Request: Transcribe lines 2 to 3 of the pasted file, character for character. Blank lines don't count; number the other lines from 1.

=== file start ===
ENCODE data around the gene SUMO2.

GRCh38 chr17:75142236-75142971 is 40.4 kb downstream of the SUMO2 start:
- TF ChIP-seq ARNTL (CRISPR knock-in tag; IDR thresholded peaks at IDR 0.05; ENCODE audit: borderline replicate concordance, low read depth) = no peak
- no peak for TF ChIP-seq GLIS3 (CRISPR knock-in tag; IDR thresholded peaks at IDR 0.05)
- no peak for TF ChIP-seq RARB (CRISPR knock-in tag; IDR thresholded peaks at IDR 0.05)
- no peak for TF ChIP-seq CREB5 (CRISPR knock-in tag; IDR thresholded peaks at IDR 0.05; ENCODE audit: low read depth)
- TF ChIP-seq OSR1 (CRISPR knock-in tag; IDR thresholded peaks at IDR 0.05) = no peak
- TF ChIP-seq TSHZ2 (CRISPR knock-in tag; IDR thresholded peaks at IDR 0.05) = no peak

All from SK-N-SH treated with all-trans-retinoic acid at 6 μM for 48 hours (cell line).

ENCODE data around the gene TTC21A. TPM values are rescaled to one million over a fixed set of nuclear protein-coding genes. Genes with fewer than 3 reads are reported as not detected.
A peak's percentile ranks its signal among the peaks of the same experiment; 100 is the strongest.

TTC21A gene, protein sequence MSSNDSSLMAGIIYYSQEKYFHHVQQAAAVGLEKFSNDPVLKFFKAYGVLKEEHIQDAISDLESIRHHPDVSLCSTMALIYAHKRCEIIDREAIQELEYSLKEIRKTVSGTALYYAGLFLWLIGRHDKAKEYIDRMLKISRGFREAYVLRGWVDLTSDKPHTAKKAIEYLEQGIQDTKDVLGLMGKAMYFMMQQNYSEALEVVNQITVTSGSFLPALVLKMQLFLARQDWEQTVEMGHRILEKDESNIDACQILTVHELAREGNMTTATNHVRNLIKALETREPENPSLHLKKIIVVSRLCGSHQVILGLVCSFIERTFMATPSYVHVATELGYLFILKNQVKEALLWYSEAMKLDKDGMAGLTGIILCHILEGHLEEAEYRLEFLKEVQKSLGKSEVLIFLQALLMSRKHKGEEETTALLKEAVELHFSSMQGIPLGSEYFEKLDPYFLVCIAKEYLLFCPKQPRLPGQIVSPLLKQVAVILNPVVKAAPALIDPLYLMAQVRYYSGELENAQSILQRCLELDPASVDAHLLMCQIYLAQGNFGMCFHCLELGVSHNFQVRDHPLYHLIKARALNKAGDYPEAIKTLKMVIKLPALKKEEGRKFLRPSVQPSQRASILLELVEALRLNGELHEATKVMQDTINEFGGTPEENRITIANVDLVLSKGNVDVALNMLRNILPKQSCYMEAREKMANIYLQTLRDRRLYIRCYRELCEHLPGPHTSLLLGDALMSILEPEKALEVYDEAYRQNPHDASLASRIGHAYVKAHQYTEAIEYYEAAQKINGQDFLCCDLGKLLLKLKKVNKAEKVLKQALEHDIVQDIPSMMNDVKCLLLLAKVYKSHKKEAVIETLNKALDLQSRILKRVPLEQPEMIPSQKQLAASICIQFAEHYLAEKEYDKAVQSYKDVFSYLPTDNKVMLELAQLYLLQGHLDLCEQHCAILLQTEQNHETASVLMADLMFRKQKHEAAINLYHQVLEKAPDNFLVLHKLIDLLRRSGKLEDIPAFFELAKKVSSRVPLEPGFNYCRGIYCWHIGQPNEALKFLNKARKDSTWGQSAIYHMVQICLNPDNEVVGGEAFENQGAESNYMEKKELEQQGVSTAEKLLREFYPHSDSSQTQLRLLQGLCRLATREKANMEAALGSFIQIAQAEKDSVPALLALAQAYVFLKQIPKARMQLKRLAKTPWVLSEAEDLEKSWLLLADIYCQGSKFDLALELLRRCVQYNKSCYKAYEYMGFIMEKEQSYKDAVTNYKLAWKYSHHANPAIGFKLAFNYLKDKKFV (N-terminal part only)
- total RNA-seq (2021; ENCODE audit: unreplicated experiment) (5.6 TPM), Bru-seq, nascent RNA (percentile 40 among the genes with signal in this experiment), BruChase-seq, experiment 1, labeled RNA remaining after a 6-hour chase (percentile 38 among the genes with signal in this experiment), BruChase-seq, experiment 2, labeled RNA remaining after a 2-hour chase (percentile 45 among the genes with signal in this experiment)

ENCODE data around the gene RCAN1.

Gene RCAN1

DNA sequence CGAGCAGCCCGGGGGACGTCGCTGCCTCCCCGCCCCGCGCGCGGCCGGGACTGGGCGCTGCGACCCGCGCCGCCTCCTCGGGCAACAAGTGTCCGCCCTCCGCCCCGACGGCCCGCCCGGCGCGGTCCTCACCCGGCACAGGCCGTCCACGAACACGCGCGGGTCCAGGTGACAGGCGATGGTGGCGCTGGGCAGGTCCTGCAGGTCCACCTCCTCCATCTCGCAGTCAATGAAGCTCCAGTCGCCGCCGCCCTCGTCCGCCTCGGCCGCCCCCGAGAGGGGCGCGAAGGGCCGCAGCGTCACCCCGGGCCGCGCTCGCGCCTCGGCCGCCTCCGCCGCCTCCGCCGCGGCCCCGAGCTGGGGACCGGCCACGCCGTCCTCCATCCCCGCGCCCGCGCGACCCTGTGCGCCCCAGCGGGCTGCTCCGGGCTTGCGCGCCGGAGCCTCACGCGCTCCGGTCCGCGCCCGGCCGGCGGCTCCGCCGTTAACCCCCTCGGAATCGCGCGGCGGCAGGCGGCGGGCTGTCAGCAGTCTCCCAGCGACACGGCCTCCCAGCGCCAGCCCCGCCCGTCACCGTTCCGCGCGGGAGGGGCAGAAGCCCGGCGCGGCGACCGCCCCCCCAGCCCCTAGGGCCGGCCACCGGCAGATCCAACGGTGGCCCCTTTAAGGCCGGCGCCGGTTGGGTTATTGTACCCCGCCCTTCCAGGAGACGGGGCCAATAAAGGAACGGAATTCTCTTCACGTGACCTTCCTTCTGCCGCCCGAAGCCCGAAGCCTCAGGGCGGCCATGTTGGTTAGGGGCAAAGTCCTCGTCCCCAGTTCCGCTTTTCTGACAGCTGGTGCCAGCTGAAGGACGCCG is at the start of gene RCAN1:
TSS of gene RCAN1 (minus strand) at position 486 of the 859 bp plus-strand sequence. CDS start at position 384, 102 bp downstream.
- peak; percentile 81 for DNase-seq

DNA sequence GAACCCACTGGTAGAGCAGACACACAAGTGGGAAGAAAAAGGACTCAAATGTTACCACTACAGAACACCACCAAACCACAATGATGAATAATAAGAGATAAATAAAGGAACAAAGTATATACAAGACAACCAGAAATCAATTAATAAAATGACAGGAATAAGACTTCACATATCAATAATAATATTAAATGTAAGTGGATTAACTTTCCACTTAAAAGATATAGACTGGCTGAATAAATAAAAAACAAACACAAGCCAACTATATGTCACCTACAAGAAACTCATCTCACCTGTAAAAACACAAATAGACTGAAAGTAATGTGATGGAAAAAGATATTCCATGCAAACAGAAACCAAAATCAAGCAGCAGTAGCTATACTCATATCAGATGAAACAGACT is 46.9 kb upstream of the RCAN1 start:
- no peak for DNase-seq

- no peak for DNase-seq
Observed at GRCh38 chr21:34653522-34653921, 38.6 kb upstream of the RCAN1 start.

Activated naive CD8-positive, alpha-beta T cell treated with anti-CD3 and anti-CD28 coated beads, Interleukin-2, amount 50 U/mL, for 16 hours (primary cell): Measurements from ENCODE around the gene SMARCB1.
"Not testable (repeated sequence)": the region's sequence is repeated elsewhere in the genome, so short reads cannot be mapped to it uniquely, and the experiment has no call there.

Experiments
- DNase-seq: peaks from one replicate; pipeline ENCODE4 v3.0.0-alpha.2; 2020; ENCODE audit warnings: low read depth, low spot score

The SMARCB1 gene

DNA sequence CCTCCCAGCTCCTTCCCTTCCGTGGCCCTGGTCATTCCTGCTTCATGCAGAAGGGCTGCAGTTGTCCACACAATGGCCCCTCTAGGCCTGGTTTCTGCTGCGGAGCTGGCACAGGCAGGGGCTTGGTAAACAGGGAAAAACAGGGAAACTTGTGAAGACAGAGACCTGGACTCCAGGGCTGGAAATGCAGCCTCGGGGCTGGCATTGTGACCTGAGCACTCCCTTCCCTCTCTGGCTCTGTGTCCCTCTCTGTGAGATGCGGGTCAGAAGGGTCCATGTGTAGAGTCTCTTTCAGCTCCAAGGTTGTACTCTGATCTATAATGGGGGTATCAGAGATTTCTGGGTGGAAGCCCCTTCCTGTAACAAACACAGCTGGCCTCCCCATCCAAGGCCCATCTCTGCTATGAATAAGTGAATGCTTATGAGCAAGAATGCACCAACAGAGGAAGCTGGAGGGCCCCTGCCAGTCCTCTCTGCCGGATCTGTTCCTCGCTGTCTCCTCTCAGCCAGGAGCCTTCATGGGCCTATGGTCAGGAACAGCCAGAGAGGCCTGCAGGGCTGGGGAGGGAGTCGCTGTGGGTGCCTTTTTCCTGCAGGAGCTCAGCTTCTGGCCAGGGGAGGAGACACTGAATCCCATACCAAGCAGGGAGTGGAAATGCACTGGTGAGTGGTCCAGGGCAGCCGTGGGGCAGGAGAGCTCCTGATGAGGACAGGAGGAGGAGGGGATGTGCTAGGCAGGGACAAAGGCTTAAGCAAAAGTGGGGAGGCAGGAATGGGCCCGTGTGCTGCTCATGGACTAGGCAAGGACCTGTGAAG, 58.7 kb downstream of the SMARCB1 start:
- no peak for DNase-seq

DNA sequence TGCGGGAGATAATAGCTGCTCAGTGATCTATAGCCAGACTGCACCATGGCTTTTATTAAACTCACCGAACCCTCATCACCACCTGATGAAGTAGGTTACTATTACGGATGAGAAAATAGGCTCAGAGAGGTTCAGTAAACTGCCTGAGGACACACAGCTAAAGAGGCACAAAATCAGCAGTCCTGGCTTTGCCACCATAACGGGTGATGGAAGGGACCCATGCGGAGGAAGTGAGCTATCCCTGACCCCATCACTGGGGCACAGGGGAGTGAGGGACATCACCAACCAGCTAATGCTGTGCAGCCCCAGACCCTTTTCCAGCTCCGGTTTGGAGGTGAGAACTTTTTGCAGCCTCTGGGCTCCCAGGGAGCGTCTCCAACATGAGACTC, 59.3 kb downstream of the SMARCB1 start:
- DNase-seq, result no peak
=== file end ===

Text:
GRCh38 chr17:75142236-75142971 is 40.4 kb downstream of the SUMO2 start:
- TF ChIP-seq ARNTL (CRISPR knock-in tag; IDR thresholded peaks at IDR 0.05; ENCODE audit: borderline replicate concordance, low read depth) = no peak